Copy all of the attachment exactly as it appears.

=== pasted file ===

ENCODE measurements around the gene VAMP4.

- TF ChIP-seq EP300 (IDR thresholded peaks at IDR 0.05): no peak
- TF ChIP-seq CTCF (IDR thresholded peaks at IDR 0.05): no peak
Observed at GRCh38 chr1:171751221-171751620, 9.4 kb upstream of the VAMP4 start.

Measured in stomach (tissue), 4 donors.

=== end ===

ENCODE measurements around the gene VAMP4.

- TF ChIP-seq EP300 (IDR thresholded peaks at IDR 0.05): no peak
- TF ChIP-seq CTCF (IDR thresholded peaks at IDR 0.05): no peak
Observed at GRCh38 chr1:171751221-171751620, 9.4 kb upstream of the VAMP4 start.

Measured in stomach (tissue), 4 donors.